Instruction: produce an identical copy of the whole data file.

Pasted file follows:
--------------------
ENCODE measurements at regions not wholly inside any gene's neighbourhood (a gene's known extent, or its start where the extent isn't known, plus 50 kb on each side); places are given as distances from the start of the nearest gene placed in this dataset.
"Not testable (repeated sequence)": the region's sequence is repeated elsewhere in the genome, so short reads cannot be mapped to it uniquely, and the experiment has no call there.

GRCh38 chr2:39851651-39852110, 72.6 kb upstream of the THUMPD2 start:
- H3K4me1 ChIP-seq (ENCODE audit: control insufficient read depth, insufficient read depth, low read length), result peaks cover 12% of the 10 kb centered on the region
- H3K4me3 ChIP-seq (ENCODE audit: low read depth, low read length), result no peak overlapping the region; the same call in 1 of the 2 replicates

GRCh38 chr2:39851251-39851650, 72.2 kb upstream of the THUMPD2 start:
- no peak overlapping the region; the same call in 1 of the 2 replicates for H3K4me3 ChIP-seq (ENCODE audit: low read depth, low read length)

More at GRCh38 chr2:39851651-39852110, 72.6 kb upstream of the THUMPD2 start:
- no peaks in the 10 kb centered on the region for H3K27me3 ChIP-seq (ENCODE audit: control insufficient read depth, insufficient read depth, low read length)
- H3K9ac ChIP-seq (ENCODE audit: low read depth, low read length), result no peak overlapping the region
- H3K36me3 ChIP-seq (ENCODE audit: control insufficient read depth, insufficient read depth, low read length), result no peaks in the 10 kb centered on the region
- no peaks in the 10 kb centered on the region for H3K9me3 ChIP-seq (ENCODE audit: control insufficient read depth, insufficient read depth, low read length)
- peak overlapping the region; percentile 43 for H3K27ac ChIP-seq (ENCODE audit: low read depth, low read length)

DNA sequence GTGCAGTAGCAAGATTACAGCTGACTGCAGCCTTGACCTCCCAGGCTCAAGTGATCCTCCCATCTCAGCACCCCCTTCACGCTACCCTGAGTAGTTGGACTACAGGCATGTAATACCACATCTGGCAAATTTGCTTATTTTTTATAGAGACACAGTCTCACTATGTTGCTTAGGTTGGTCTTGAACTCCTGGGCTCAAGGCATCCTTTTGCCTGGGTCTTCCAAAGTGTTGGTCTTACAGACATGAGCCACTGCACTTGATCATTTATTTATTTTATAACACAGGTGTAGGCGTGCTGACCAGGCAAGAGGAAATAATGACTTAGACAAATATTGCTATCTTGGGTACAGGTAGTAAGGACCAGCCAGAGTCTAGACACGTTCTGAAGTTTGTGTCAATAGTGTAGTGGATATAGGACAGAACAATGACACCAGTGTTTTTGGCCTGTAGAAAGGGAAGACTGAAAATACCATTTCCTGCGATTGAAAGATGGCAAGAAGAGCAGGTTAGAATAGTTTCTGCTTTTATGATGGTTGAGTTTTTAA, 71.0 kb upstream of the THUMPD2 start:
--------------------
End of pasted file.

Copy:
ENCODE measurements at regions not wholly inside any gene's neighbourhood (a gene's known extent, or its start where the extent isn't known, plus 50 kb on each side); places are given as distances from the start of the nearest gene placed in this dataset.
"Not testable (repeated sequence)": the region's sequence is repeated elsewhere in the genome, so short reads cannot be mapped to it uniquely, and the experiment has no call there.

GRCh38 chr2:39851651-39852110, 72.6 kb upstream of the THUMPD2 start:
- H3K4me1 ChIP-seq (ENCODE audit: control insufficient read depth, insufficient read depth, low read length), result peaks cover 12% of the 10 kb centered on the region
- H3K4me3 ChIP-seq (ENCODE audit: low read depth, low read length), result no peak overlapping the region; the same call in 1 of the 2 replicates

GRCh38 chr2:39851251-39851650, 72.2 kb upstream of the THUMPD2 start:
- no peak overlapping the region; the same call in 1 of the 2 replicates for H3K4me3 ChIP-seq (ENCODE audit: low read depth, low read length)

More at GRCh38 chr2:39851651-39852110, 72.6 kb upstream of the THUMPD2 start:
- no peaks in the 10 kb centered on the region for H3K27me3 ChIP-seq (ENCODE audit: control insufficient read depth, insufficient read depth, low read length)
- H3K9ac ChIP-seq (ENCODE audit: low read depth, low read length), result no peak overlapping the region
- H3K36me3 ChIP-seq (ENCODE audit: control insufficient read depth, insufficient read depth, low read length), result no peaks in the 10 kb centered on the region
- no peaks in the 10 kb centered on the region for H3K9me3 ChIP-seq (ENCODE audit: control insufficient read depth, insufficient read depth, low read length)
- peak overlapping the region; percentile 43 for H3K27ac ChIP-seq (ENCODE audit: low read depth, low read length)

DNA sequence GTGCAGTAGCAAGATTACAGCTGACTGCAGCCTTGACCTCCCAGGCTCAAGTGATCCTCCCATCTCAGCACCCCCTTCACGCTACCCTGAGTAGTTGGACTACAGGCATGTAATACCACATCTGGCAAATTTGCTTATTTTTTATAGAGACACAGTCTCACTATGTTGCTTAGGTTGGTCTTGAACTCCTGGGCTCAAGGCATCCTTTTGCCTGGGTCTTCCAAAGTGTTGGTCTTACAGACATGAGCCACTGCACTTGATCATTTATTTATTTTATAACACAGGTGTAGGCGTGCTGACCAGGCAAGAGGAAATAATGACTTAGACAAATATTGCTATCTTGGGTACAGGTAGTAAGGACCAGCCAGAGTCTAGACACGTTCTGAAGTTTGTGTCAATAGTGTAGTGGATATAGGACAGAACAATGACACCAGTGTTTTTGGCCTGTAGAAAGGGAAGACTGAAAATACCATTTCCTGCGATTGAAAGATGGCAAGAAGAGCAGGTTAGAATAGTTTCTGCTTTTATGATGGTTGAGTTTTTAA, 71.0 kb upstream of the THUMPD2 start: